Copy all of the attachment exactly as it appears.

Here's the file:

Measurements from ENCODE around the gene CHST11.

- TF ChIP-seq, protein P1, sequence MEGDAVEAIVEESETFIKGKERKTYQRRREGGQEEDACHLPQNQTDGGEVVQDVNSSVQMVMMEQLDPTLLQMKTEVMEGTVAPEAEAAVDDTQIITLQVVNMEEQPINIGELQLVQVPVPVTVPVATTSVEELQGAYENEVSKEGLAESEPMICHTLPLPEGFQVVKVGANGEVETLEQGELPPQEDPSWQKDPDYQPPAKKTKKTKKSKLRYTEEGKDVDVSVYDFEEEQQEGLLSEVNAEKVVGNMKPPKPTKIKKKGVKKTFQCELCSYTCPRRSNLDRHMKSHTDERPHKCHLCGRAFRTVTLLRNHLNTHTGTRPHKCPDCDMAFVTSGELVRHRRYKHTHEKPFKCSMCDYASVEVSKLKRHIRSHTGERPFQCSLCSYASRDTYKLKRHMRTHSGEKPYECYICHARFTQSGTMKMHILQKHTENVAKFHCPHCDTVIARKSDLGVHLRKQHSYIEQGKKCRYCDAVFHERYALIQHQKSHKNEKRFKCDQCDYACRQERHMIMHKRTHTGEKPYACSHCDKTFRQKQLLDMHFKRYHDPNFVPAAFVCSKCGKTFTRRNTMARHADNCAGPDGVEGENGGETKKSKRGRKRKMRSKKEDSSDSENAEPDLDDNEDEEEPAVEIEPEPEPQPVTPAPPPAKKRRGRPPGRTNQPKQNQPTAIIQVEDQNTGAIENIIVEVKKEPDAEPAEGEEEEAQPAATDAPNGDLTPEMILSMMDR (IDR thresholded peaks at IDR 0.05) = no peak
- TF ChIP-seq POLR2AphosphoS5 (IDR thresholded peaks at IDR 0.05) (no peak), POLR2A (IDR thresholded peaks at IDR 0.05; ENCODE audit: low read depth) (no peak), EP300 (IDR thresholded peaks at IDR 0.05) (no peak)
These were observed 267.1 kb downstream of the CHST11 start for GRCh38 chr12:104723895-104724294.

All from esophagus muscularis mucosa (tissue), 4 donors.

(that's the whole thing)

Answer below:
Measurements from ENCODE around the gene CHST11.

- TF ChIP-seq, protein P1, sequence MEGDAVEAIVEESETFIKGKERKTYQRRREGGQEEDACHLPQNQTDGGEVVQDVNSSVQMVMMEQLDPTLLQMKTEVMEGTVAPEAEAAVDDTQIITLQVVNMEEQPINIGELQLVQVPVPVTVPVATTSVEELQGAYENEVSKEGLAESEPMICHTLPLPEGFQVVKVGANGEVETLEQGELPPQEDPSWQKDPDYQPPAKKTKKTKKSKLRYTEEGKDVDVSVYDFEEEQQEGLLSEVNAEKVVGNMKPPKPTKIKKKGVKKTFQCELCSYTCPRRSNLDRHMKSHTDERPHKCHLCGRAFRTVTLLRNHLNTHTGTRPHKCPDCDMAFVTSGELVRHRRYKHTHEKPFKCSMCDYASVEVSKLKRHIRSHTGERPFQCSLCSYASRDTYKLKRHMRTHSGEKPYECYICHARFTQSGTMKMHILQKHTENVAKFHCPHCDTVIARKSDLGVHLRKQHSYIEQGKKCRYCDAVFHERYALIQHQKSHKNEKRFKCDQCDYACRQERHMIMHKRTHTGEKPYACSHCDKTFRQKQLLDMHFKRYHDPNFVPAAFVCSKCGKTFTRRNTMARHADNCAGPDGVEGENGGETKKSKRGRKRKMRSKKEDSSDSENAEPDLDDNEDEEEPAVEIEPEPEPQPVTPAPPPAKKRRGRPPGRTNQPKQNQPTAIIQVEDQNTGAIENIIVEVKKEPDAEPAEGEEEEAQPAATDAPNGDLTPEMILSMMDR (IDR thresholded peaks at IDR 0.05) = no peak
- TF ChIP-seq POLR2AphosphoS5 (IDR thresholded peaks at IDR 0.05) (no peak), POLR2A (IDR thresholded peaks at IDR 0.05; ENCODE audit: low read depth) (no peak), EP300 (IDR thresholded peaks at IDR 0.05) (no peak)
These were observed 267.1 kb downstream of the CHST11 start for GRCh38 chr12:104723895-104724294.

All from esophagus muscularis mucosa (tissue), 4 donors.